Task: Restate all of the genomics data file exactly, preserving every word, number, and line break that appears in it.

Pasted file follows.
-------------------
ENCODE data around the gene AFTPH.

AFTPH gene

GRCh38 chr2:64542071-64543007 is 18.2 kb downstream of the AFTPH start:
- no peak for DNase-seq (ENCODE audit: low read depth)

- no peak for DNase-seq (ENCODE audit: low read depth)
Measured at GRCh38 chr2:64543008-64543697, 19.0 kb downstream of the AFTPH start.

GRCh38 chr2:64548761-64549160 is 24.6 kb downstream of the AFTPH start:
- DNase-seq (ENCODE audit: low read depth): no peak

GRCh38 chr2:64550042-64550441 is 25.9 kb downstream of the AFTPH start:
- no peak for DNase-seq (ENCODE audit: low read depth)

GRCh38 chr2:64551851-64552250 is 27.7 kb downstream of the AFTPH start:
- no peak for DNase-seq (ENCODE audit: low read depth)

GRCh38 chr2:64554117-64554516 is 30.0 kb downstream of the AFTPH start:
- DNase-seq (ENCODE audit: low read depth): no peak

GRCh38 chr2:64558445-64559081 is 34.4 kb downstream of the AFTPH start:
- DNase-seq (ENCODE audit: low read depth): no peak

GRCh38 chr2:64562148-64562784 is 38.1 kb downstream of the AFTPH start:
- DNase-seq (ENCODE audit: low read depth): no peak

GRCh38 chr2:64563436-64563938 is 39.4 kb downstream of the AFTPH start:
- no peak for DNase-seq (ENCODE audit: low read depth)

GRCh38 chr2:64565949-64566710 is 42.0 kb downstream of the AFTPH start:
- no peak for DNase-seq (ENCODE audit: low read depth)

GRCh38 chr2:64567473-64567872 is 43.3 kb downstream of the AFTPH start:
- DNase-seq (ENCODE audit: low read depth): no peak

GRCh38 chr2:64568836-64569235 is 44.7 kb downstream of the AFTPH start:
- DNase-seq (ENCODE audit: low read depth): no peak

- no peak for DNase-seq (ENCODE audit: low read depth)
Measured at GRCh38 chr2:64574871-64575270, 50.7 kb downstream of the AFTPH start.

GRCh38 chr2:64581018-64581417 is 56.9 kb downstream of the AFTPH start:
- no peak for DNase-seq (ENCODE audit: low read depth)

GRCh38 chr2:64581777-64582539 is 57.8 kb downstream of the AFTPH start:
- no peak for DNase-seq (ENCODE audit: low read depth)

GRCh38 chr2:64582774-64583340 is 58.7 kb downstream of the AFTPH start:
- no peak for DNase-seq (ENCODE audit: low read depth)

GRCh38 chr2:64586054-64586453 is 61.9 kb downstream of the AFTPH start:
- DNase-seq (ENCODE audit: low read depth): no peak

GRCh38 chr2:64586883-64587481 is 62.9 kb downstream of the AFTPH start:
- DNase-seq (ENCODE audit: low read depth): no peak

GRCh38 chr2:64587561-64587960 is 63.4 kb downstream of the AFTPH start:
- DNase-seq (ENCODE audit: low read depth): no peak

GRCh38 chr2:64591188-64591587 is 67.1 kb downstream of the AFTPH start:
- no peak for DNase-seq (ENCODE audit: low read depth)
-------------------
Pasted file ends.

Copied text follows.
ENCODE data around the gene AFTPH.

AFTPH gene

GRCh38 chr2:64542071-64543007 is 18.2 kb downstream of the AFTPH start:
- no peak for DNase-seq (ENCODE audit: low read depth)

- no peak for DNase-seq (ENCODE audit: low read depth)
Measured at GRCh38 chr2:64543008-64543697, 19.0 kb downstream of the AFTPH start.

GRCh38 chr2:64548761-64549160 is 24.6 kb downstream of the AFTPH start:
- DNase-seq (ENCODE audit: low read depth): no peak

GRCh38 chr2:64550042-64550441 is 25.9 kb downstream of the AFTPH start:
- no peak for DNase-seq (ENCODE audit: low read depth)

GRCh38 chr2:64551851-64552250 is 27.7 kb downstream of the AFTPH start:
- no peak for DNase-seq (ENCODE audit: low read depth)

GRCh38 chr2:64554117-64554516 is 30.0 kb downstream of the AFTPH start:
- DNase-seq (ENCODE audit: low read depth): no peak

GRCh38 chr2:64558445-64559081 is 34.4 kb downstream of the AFTPH start:
- DNase-seq (ENCODE audit: low read depth): no peak

GRCh38 chr2:64562148-64562784 is 38.1 kb downstream of the AFTPH start:
- DNase-seq (ENCODE audit: low read depth): no peak

GRCh38 chr2:64563436-64563938 is 39.4 kb downstream of the AFTPH start:
- no peak for DNase-seq (ENCODE audit: low read depth)

GRCh38 chr2:64565949-64566710 is 42.0 kb downstream of the AFTPH start:
- no peak for DNase-seq (ENCODE audit: low read depth)

GRCh38 chr2:64567473-64567872 is 43.3 kb downstream of the AFTPH start:
- DNase-seq (ENCODE audit: low read depth): no peak

GRCh38 chr2:64568836-64569235 is 44.7 kb downstream of the AFTPH start:
- DNase-seq (ENCODE audit: low read depth): no peak

- no peak for DNase-seq (ENCODE audit: low read depth)
Measured at GRCh38 chr2:64574871-64575270, 50.7 kb downstream of the AFTPH start.

GRCh38 chr2:64581018-64581417 is 56.9 kb downstream of the AFTPH start:
- no peak for DNase-seq (ENCODE audit: low read depth)

GRCh38 chr2:64581777-64582539 is 57.8 kb downstream of the AFTPH start:
- no peak for DNase-seq (ENCODE audit: low read depth)

GRCh38 chr2:64582774-64583340 is 58.7 kb downstream of the AFTPH start:
- no peak for DNase-seq (ENCODE audit: low read depth)

GRCh38 chr2:64586054-64586453 is 61.9 kb downstream of the AFTPH start:
- DNase-seq (ENCODE audit: low read depth): no peak

GRCh38 chr2:64586883-64587481 is 62.9 kb downstream of the AFTPH start:
- DNase-seq (ENCODE audit: low read depth): no peak

GRCh38 chr2:64587561-64587960 is 63.4 kb downstream of the AFTPH start:
- DNase-seq (ENCODE audit: low read depth): no peak

GRCh38 chr2:64591188-64591587 is 67.1 kb downstream of the AFTPH start:
- no peak for DNase-seq (ENCODE audit: low read depth)